Keeping up

I love this insight from Etty Hillesum’s diary in which she reflects: “I must make sure I keep up with my writing, that is, with myself, or else things will start to go wrong for me: I shall run the risk of losing my way.”

There is so much there.

First, writing is a necessity. It is urgent, but in a personal and interior way – less like a worldly deadline and more like a divine summons. 

Recall Rilke’s letter to a young poet: “No one can advise or help you – no one. There is only one thing you should do. Go into yourself. Find out the reason that commands you to write; see whether it has spread its roots into the very depths of your heart; confess to yourself whether you would have to die if you were forbidden to write. This most of all: ask yourself in the most silent hour of your night: must I write? Dig into yourself for a deep answer. And if this answer rings out in assent, if you meet this solemn question with a strong, simple “I must”, then build your life in accordance with this necessity; your whole life, even into its humblest and most indifferent hour, must become a sign and witness to this impulse.”

Next, keeping up with her writing is a means of keeping up with herself. So often in our contemporary culture, the phrase “keeping up with [insert something/someone]” implies comparison to or intrigue about others. But for Etty, her writing is, again, a matter of interiority – perhaps with reference to her own past and future, but not extrinsic to her own soul.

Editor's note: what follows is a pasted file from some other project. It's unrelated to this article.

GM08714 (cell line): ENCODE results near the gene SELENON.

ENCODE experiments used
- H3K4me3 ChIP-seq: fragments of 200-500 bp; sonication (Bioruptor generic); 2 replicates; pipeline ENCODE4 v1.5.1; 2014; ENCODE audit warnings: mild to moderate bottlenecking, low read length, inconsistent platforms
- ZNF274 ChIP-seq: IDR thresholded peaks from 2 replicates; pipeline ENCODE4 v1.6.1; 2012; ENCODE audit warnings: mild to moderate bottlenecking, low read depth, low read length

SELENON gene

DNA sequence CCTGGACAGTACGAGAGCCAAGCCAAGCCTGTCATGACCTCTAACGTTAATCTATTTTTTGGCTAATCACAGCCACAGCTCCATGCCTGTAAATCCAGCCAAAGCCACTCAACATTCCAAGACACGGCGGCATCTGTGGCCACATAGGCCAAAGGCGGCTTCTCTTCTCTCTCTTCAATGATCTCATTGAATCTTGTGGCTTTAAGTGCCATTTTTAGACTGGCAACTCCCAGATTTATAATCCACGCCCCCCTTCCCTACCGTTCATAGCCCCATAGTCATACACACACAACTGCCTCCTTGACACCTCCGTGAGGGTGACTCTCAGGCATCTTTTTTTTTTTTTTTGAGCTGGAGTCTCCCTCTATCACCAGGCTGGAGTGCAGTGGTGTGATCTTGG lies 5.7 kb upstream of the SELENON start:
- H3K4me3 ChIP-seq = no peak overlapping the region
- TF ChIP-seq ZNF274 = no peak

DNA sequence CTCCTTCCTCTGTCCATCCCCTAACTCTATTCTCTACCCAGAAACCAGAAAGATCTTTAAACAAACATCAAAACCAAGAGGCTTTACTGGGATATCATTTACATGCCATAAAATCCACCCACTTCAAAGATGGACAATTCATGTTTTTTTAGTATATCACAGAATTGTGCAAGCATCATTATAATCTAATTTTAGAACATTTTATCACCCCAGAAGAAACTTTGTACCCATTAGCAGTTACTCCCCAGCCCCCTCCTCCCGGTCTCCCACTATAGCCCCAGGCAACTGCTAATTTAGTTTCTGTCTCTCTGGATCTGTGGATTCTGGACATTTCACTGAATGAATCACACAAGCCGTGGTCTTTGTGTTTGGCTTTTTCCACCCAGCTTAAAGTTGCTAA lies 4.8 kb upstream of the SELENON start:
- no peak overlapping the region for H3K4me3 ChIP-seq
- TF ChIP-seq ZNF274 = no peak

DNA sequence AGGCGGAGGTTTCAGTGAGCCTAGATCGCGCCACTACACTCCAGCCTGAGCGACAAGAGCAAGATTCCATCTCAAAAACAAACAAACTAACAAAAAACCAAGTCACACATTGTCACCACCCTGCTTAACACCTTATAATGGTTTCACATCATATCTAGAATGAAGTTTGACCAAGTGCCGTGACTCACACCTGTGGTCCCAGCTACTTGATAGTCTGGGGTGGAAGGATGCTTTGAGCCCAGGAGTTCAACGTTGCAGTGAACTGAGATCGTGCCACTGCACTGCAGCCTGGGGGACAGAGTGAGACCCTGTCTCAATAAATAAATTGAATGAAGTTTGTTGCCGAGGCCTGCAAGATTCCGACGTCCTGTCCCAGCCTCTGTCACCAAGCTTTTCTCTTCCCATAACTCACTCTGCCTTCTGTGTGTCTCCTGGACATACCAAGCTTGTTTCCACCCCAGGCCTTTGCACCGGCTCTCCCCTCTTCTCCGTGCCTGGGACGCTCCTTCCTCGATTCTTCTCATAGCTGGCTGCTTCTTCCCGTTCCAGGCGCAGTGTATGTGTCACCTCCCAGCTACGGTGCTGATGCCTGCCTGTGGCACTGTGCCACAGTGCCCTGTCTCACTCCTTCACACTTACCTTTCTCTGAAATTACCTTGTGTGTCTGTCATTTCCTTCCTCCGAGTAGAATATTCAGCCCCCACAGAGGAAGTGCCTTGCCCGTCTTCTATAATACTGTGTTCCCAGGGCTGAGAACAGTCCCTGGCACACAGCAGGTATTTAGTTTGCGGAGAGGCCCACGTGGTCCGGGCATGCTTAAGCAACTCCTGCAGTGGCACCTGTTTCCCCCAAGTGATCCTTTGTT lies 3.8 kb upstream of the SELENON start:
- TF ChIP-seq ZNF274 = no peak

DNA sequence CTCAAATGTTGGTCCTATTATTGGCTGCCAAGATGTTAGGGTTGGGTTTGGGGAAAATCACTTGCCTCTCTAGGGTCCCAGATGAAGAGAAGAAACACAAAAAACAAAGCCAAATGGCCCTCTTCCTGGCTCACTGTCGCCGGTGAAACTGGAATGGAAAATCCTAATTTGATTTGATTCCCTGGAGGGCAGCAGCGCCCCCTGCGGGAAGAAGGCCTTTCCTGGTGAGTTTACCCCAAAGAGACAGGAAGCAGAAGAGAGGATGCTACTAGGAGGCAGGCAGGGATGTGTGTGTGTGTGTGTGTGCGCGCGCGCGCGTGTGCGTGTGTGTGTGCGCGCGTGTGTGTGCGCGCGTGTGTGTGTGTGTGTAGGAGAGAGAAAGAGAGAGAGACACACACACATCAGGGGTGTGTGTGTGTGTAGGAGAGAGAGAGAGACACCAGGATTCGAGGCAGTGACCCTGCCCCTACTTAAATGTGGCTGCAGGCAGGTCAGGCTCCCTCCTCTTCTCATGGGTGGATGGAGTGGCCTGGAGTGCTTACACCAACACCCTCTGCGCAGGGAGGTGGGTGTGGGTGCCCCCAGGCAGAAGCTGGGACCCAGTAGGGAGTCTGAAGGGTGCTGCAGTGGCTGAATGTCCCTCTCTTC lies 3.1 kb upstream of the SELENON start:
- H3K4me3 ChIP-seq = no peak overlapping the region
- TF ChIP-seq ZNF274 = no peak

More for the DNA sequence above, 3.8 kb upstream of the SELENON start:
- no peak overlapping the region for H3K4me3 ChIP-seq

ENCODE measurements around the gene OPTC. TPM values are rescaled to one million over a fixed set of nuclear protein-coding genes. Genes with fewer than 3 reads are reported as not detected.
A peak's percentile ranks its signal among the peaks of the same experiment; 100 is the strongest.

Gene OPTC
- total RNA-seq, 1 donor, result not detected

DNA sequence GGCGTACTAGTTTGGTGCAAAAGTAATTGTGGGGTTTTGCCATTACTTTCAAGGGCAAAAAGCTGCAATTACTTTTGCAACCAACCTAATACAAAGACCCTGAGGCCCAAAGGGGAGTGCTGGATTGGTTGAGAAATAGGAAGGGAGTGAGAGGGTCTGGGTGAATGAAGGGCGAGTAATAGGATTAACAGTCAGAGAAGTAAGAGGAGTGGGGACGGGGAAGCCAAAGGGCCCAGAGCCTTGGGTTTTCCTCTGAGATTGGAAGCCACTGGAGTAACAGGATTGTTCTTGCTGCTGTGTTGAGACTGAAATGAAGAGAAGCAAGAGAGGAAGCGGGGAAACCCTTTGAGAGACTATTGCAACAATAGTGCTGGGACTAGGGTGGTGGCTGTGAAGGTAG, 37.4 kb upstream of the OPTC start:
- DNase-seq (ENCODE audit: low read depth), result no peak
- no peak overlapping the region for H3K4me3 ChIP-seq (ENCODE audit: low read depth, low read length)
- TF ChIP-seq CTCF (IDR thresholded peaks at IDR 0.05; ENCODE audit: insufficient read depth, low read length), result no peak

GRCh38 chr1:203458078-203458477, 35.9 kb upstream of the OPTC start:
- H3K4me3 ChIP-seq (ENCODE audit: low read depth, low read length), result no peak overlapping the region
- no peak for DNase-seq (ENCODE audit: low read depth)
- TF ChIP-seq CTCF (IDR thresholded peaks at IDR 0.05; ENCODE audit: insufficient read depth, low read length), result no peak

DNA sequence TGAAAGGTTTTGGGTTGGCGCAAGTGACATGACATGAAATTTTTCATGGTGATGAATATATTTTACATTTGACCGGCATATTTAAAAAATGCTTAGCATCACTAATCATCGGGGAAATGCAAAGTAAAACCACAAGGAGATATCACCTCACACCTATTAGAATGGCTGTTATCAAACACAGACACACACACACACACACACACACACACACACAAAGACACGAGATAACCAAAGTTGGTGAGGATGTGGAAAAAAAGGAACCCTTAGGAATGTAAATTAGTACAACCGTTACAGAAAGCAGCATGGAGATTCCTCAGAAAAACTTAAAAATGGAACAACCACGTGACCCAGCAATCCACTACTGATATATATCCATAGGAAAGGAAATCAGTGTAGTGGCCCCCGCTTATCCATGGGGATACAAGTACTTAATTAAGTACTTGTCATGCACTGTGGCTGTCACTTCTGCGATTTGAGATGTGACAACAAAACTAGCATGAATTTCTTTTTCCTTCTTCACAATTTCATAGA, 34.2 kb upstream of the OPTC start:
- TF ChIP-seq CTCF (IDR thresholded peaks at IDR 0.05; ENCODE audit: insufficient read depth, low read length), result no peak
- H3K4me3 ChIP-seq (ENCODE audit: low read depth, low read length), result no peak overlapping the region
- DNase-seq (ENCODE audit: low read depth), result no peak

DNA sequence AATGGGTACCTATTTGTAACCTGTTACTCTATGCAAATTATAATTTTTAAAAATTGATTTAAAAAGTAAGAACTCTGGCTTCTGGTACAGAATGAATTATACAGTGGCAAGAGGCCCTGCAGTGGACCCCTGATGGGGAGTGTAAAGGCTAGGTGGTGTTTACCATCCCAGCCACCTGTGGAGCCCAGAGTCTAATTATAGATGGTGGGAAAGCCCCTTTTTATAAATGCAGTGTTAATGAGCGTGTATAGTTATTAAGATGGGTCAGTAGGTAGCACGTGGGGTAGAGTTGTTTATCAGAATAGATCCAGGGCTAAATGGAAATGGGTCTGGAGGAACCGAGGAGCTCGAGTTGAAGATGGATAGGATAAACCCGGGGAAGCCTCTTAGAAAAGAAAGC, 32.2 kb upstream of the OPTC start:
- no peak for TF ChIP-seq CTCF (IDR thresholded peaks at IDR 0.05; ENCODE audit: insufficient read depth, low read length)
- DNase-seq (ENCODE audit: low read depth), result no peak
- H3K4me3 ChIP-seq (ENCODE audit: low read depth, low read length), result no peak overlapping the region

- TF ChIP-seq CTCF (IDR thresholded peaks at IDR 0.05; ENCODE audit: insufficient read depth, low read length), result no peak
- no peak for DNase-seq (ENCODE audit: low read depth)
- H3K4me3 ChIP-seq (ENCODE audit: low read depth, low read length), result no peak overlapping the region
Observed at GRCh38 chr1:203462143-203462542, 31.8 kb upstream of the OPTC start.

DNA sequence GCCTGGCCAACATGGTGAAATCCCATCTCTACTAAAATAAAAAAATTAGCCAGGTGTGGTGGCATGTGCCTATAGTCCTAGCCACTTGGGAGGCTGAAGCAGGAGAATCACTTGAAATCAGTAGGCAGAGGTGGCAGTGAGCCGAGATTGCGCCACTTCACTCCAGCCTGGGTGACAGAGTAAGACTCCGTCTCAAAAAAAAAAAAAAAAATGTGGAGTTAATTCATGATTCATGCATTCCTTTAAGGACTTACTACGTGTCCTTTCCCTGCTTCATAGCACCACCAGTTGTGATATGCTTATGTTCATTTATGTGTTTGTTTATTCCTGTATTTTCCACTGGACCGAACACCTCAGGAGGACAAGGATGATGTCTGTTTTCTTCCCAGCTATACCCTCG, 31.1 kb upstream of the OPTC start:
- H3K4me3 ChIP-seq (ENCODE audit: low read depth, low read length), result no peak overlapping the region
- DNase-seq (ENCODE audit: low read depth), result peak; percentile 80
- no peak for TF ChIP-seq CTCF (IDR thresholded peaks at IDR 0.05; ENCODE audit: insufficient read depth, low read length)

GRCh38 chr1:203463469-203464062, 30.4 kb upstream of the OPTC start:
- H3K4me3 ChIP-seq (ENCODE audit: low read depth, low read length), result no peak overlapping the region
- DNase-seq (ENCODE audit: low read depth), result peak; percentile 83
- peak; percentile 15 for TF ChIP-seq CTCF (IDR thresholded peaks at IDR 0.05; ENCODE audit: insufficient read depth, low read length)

Lastly, she discovers that writing, this act of keeping up with herself, is a guard against losing her way. What might she mean by this? A thousand things, of course. There is so much depth and reality. Writing is such a quintessentially human activity through which we might weave together gratitude, memory, identity, and wonder. By writing, particularly in the way Etty describes, we provide a sort of spiritual accounting of ourselves. Writing is a special way of living our lives in conspectu Dei – in the sight of God. 

Therefore, from my best historical friend, I learn the immense value of this sort of writing. After all, it would be tragic for persons to file their taxes assiduously while filing away in their hearts nothing of their inner life, to keep track of what is received and owed without reference to the God who gives and takes and away in the most ultimate sense, and to calculate numbers but not to measure depth. 

And God said to me, Write. 
[…] 
He sees through my eyes
in all the ages. 
– Rainer Maria Rilke 

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